With French troops on its borders there was considerable unease in England where it was common knowledge that the destruction of Scottish Protestantism was a prelude  to dethroning Elizabeth in favour of Mary Stuart, Queen of Scotland and France.  Knox wrote a very strong warning to Sir James Croft, Captain of Berwick Castle and Warden of the East Marches. In his letter Knox sought to broker a means for English support. With the Cambrai Treaty so newly signed, England cautiously and very secretly first sent gold to help the Scots. In December 1559 the Duke of Norfolk was appointed Lord Lieutenant in the Northern Counties with instructions to prepare an army to go to the aid of the Scots and expel the French.  On 27 February 1560 the Treaty of Berwick  guaranteed Protestantism in the British Isles whereby Elizabeth  undertook to preserve the freedom of Scotland, which in return  was to aid England if France attacked. By April the French troops were besieged at Leith and another Covenant was sworn on 27th April 1560 declaring

"... we altogidder in generall , and euery ane of us in special, be himselff, with oure bodeis ,guidis, freyndis, and all that we may do , sall sett fordwart the Reformatioun  of Religion , according to Goddes word; and procure, be all means possibill, that the treuth of Goddes word may haif  free passage  within this Realm, ....."

The Regent at long last recognised that defeat stared her in the face. The forty nine signatories to the Covenant were the most powerful landholders in Scotland and the document itself promulgated two new and substantial doctrines:

1. That the people are the custodians of the Word of God, and

2. That the people of Scotland  are the rightful conservators  of their own ancient freedoms and liberties, among which is government by native sovereigns and magistrates, according to use, wont, and the will of the governed.

This clearly delineates that the Protestant - Presbyterian faith was of the peoples choice and that it existed in its own right long before the Church of Scotland was established by law in 1690.

The doctrines also demonstrated that  the trend of affairs was to democracy with the people  against a Crown that was guarded by a foreigner. Whether it was too much for Mary of Guise cannot be determined, but she died quite suddenly on 10 June 1560. The Treaty of Edinburgh concluded on 6 July saw the French troops depart on English ships and the Scottish Reformers in a land relieved of Papacy. With a discredited Church, a defeated foe, a dead Regent and an absent sovereign it was not difficult for the Congregation  to have the Reformed Faith  legally recognised by the Estates of Parliament.

In a short space of just four days Knox and colleagues, collectively referred to as the six Johns—Knox, Spottiswoode, Willock, Row, Douglas and Winram—produced the First Book of Faith. This gave a creed to the new Church and, amongst other things, justified the action taken by the Congregation. The First Book of Faith, or Confession of Faith and Doctrine, contained a preface, twenty-five articles and a conclusion. It was the doctrinal standard of the Church in Scotland for eighty-six years until the Westminster Confession of Faith was adopted in 1647. The First Book of Discipline contained nine articles, which dealt with the structure of the new church, sacraments, stipends, appointments of elders and deacons, etc., and was presented to the Estates in January 1561. Andrew Melville presented his revision, the Second Book of Discipline, to the General Assembly in 1578 which it adopted.  The Book of Discipline ordered the appointment of ten superintendents in the place of bishops. They were not necessarily ordained, could not ordain others and had no independent jurisdiction; but had a watching and inspection brief more on the lines of a works foreman or school inspector.  They were quite specifically temporary appointments through expediency in the early years of the Church. However, the title and role would be an issue in years to follow and was a chink in the armour for the reintroduction of episcopacy by James VI.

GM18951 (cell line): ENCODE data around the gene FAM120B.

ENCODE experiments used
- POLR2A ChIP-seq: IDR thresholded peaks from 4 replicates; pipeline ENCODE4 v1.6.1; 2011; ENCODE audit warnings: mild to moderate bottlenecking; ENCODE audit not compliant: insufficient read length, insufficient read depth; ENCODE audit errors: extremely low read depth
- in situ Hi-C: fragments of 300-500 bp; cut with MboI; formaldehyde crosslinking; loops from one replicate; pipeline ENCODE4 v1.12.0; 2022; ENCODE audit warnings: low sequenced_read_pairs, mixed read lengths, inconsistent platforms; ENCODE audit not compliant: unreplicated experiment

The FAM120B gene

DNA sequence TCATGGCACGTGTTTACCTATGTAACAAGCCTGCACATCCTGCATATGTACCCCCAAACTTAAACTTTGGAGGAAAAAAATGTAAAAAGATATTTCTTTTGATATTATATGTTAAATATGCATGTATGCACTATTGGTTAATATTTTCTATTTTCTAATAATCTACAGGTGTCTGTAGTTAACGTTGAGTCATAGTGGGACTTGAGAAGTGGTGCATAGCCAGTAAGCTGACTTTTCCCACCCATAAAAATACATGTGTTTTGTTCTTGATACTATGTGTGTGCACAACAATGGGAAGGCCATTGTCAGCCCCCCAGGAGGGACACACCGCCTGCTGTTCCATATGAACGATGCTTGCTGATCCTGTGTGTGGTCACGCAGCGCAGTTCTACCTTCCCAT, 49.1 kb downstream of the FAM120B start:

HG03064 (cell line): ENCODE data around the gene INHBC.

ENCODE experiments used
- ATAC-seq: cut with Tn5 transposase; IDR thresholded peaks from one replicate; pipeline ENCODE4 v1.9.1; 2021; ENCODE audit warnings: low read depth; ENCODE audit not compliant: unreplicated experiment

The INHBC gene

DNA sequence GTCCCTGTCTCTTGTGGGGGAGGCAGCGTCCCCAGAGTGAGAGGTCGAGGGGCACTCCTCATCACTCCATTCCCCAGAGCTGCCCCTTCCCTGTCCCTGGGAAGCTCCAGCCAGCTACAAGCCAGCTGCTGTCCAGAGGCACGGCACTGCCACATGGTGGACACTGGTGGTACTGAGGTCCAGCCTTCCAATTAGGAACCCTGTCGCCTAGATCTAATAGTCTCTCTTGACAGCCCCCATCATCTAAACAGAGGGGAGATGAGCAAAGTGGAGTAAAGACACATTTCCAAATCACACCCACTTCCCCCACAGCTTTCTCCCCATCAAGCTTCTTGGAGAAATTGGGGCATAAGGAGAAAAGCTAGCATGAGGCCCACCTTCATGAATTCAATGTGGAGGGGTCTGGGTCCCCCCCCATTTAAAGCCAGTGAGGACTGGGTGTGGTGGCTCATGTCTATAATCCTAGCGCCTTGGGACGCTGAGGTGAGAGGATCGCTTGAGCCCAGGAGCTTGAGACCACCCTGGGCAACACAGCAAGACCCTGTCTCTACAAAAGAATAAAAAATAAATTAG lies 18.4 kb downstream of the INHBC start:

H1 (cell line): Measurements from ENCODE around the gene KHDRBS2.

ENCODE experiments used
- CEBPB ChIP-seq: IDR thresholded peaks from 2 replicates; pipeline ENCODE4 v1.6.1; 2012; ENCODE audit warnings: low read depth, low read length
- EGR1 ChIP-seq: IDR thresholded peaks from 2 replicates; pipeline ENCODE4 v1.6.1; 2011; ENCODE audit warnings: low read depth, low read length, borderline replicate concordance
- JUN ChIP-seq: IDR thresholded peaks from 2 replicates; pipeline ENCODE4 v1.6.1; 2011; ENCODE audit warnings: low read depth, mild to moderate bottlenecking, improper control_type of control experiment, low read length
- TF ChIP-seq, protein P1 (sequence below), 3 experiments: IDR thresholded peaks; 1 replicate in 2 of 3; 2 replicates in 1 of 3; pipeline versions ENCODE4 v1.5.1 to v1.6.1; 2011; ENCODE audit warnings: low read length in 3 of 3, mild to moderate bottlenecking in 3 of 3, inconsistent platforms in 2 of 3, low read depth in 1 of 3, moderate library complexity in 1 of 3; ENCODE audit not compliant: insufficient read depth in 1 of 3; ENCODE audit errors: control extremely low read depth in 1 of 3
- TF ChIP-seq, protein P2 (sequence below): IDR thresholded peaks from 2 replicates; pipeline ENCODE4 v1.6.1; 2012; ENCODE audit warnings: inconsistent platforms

The Estates passed three acts on 24 August 1560:

  • The first abolished Papal authority and that of the Catholic prelates.  

  • The second annulled previous legislation that was contrary to the new creed. 

  • The third abolished the Mass and ordered punishments for saying, hearing or being present at a Mass.

The latter act provided that for the first offence it would result in confiscation of property and physical punishment. The second offence would result in banishment. And death for the third offence. It sounds most vindictive but the penalties were drawn up by lay men, not the Church, and death was the same penalty for shooting wild geese and game.

The Acts were implemented instantaneously and pastors, teachers, and officials loyal to the old regime were ejected from their positions. Absolutely nothing, save the physical buildings stripped to the bare stone, was taken over by the new Church. So deeply was the religion cleansed that for nineteen years bibles had to be imported from England, with the first Scottish version printed by Arbuthnot and Bassandyne in 1576-1579 largely unavailable.